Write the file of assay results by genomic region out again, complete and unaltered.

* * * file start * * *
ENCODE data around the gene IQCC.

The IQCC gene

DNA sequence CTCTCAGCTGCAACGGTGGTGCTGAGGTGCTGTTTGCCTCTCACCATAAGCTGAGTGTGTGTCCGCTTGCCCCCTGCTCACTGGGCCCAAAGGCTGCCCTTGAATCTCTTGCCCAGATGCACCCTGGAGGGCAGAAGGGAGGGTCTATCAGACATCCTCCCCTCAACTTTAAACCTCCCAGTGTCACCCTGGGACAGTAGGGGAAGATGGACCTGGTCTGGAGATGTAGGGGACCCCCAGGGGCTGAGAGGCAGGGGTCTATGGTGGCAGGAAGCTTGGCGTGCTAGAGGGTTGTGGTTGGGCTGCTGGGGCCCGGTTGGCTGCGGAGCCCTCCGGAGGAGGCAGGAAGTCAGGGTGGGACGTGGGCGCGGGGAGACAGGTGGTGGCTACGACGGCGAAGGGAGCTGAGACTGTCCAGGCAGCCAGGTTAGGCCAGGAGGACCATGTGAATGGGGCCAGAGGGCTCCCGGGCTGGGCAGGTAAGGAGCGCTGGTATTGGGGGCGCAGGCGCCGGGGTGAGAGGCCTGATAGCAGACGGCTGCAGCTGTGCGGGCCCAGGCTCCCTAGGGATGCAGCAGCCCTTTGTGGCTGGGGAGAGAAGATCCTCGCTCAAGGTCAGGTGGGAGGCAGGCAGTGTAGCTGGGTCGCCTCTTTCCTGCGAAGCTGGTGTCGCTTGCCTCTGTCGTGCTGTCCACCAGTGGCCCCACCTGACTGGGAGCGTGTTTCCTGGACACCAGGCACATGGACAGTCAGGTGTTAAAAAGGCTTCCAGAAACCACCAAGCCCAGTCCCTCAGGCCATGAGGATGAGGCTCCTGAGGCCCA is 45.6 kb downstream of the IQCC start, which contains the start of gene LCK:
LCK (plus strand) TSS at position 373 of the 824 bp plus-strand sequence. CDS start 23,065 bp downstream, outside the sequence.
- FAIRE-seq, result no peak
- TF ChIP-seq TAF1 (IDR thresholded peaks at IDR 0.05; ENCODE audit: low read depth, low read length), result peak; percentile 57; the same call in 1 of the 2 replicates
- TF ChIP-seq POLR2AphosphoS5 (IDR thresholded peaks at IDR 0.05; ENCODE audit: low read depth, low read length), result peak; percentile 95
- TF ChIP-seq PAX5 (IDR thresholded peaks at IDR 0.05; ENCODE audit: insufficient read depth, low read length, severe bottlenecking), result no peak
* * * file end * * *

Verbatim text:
ENCODE data around the gene IQCC.

The IQCC gene

DNA sequence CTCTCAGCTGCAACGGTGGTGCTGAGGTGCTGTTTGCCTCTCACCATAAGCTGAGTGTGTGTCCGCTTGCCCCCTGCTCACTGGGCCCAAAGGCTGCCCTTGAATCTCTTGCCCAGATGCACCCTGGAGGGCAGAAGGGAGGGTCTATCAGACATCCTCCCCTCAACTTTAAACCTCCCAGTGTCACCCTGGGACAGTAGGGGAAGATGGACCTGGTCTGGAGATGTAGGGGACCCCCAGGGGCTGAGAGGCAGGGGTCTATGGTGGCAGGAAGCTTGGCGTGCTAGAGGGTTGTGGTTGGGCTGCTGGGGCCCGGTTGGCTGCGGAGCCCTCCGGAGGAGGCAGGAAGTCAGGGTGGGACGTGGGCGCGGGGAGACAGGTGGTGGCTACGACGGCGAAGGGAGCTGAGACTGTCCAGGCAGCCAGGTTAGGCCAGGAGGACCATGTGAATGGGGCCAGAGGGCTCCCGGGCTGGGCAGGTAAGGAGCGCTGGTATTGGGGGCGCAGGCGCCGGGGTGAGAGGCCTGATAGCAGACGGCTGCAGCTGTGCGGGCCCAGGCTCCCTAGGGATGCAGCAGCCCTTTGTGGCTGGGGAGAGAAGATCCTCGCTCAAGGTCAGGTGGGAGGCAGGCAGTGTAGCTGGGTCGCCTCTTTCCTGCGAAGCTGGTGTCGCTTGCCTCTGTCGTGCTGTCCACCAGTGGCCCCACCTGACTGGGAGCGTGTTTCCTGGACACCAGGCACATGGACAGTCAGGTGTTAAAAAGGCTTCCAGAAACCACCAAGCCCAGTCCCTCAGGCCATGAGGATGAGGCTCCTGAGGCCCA is 45.6 kb downstream of the IQCC start, which contains the start of gene LCK:
LCK (plus strand) TSS at position 373 of the 824 bp plus-strand sequence. CDS start 23,065 bp downstream, outside the sequence.
- FAIRE-seq, result no peak
- TF ChIP-seq TAF1 (IDR thresholded peaks at IDR 0.05; ENCODE audit: low read depth, low read length), result peak; percentile 57; the same call in 1 of the 2 replicates
- TF ChIP-seq POLR2AphosphoS5 (IDR thresholded peaks at IDR 0.05; ENCODE audit: low read depth, low read length), result peak; percentile 95
- TF ChIP-seq PAX5 (IDR thresholded peaks at IDR 0.05; ENCODE audit: insufficient read depth, low read length, severe bottlenecking), result no peak